Mike Pence says BDS has ‘no place’ in US markets amid Airbnb row

The latest Jewish News

Read this week’s digital edition

Click Here

Mike Pence says BDS has ‘no place’ in US markets amid Airbnb row

Vice President says boycotts of Israel are "wrong" during address at the annual conference of the Israeli American Council,

Vice President Mike Pence
Vice President Mike Pence

Vice President Mike Pence said the Boycott, Divestment and Sanctions movement targeting Israel has “no place” in the U.S. market, and cited Airbnb’s delisting of West Bank Jewish settlements as an example of the movement.

“In the wake of Airbnb’s decision to ban Jewish homes in Jerusalem and the West Bank, we made it clear, the boycott, divestment and sanctions movement is wrong and it has no place in the free enterprise of the United States of America,” Pence said at the annual conference of the Israeli American Council, taking place this year in southern Florida.

Pence did not explain what specifically the Trump administration had done to “make it clear” BDS was unwelcome in the United States. As Indiana governor from 2013-2017 Pence was among the first to sign a law banning state cooperation with businesses that boycott Israel. There are similar bills under consideration federally; Pence may have been signalling administration support for the legislation.

Airbnb still lists dwellings within Israel’s 1967 borders.

Pence, long a pro-Israel leader dating back to his days in Congress, got multiple standing ovations during the conference and repeatedly said — to applause — that Donald Trump most pro-Israel president ever.

“It’s a great pleasure to serve with a man who has made the alliance between America and Israel stronger than ever before, President Trump,” he said.

Pence noted Trump’s Israel-related actions, including moving the U.S. embassy to Jerusalem and pulling out of the 2015 Iran nuclear deal.

Listing instances in which Trump had made good on his “vow to combat anti-Semitism,” Pence listed the U.S. withdrawal from the U.N. Human Rights Council, which disproportionately targets Israel, the Airbnb incident — although he did not say what Trump had done regarding BDS — and moving the embassy to Jerusalem.

Jewish groups have called on the administration to restore funding for a Homeland Security effort to track right-wing extremists that Trump has all but shut down and to name someone to the congressionally mandated role of a monitor of anti-Semitism overseas. Pence did not address these issues.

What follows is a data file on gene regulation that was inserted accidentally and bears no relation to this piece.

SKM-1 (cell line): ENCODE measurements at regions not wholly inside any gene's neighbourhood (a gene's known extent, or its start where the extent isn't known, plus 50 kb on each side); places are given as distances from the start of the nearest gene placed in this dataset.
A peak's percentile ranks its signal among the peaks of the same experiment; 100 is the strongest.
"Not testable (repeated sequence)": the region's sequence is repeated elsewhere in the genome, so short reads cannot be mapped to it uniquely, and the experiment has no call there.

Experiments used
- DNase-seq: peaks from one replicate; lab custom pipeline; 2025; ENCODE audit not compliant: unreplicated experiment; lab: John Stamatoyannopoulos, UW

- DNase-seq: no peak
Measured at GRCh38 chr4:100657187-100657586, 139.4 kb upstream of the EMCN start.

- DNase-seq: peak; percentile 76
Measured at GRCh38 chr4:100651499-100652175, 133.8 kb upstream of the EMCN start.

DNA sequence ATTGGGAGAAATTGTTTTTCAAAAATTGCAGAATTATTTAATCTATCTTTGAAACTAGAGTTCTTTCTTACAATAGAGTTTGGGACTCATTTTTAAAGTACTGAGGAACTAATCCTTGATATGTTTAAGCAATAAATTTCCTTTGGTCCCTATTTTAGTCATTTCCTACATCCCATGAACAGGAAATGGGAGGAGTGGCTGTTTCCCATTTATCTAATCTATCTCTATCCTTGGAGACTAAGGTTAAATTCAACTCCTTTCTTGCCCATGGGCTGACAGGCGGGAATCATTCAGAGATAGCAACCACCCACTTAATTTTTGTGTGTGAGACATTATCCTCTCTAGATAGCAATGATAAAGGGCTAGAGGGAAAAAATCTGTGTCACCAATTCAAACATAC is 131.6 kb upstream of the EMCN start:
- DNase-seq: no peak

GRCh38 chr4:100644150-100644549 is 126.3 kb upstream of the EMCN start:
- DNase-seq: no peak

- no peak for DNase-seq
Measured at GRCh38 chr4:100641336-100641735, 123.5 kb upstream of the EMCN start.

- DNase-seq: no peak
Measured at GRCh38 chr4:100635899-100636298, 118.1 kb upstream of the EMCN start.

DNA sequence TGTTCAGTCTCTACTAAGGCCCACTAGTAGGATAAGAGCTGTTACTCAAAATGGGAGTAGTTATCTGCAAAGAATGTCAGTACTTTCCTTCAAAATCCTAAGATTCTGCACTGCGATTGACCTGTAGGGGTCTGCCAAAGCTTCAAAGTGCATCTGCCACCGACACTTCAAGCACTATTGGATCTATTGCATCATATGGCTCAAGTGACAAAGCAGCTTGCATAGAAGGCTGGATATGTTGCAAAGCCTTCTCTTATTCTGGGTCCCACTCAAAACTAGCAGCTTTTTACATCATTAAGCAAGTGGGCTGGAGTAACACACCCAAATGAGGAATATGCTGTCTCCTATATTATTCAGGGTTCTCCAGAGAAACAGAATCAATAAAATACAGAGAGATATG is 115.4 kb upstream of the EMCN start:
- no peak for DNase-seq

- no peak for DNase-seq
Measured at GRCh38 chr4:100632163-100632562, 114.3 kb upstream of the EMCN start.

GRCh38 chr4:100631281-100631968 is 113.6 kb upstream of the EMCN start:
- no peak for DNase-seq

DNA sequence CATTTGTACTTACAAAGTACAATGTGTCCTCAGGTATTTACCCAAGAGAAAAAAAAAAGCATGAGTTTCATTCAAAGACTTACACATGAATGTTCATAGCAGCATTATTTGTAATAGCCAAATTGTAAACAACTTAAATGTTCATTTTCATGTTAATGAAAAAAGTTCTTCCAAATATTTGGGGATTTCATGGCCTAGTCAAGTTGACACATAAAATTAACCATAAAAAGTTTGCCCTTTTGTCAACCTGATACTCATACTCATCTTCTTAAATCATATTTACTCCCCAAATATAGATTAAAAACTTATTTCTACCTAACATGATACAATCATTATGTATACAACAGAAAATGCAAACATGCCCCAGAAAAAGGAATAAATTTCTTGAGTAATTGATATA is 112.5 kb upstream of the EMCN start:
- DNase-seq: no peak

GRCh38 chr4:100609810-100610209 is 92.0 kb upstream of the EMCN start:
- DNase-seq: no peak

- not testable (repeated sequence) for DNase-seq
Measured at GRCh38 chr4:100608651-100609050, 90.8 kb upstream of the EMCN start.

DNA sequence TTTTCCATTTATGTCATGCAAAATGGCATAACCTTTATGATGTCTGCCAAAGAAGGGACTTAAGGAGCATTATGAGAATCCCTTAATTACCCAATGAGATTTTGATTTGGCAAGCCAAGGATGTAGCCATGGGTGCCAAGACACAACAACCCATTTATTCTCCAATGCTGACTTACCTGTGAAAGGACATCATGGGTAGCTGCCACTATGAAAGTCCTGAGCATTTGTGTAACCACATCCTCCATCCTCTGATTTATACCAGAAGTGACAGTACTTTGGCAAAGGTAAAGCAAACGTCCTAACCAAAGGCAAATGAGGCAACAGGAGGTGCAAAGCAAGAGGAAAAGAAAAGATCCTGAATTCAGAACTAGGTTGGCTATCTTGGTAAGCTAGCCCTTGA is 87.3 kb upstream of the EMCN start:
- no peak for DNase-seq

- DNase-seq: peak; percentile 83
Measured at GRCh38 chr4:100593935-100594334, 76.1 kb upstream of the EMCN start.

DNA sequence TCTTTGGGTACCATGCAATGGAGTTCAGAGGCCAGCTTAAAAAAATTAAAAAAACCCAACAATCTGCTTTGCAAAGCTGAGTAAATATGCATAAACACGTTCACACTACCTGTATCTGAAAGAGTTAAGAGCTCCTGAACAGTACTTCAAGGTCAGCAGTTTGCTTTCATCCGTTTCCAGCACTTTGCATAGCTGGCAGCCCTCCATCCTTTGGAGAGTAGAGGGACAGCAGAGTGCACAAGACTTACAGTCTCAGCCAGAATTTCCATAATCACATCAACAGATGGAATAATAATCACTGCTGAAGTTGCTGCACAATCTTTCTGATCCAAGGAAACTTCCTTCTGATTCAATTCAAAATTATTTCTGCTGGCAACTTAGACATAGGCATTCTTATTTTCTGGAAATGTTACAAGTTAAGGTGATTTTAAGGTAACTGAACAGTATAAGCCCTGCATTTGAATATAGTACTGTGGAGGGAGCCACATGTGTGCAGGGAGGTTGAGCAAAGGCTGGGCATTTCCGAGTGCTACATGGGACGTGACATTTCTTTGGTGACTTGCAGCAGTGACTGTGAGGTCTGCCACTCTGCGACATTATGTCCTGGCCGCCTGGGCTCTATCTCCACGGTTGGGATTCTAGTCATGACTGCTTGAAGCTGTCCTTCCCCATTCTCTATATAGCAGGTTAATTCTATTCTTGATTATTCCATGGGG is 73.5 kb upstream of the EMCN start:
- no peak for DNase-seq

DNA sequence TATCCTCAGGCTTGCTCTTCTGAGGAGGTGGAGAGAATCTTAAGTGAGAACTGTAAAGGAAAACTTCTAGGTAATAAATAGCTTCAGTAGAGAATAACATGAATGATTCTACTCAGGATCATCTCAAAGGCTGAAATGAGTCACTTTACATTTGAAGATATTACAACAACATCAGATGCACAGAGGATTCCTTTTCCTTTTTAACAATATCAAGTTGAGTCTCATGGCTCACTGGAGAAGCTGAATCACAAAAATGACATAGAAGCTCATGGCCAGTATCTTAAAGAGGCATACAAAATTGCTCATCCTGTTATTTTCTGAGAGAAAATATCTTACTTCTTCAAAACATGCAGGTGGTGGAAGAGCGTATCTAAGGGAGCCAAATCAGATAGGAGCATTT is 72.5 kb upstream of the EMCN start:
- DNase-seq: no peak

At the end of his speech, Pence turned to the massacre last month at a Pittsburgh synagogue complex, when an anti-Semitic gunman killed 11 worshippers.

“I believe there may have been no better example of the president’s love for the Jewish people than the way the president responded in the wake of the terrible attack of the tree of life synagogue,” Pence said.

Trump visited the site of the killing three days after the attack but did not speak. A number of local Jews protested Trump and local politicians had asked him not to come. The gunman, while reviling Trump as beholden to Jews, had embraced a claim advanced without evidence by Trump that Central American migrants planned to “invade” the United States. The gunman blamed Jews for the “invasion.”

“This anti-semitic attack was an assault not just on the Jewish community,” Pence said. “It was an assault on all of us in America.”

Support your Jewish community. Support your Jewish News

Thank you for helping to make Jewish News the leading source of news and opinion for the UK Jewish community. Today we're asking for your invaluable help to continue putting our community first in everything we do.

For as little as £5 a month you can help sustain the vital work we do in celebrating and standing up for Jewish life in Britain.

Jewish News holds our community together and keeps us connected. Like a synagogue, it’s where people turn to feel part of something bigger. It also proudly shows the rest of Britain the vibrancy and rich culture of modern Jewish life.

You can make a quick and easy one-off or monthly contribution of £5, £10, £20 or any other sum you’re comfortable with.

100% of your donation will help us continue celebrating our community, in all its dynamic diversity...


Being a community platform means so much more than producing a newspaper and website. One of our proudest roles is media partnering with our invaluable charities to amplify the outstanding work they do to help us all.


There’s no shortage of oys in the world but Jewish News takes every opportunity to celebrate the joys too, through projects like Night of Heroes, 40 Under 40 and other compelling countdowns that make the community kvell with pride.


In the first collaboration between media outlets from different faiths, Jewish News worked with British Muslim TV and Church Times to produce a list of young activists leading the way on interfaith understanding.


Royal Mail issued a stamp honouring Holocaust hero Sir Nicholas Winton after a Jewish News campaign attracted more than 100,000 backers. Jewish Newsalso produces special editions of the paper highlighting pressing issues including mental health and Holocaust remembrance.

Easy access

In an age when news is readily accessible, Jewish News provides high-quality content free online and offline, removing any financial barriers to connecting people.

Voice of our community to wider society

The Jewish News team regularly appears on TV, radio and on the pages of the national press to comment on stories about the Jewish community. Easy access to the paper on the streets of London also means Jewish News provides an invaluable window into the community for the country at large.

We hope you agree all this is worth preserving.

read more: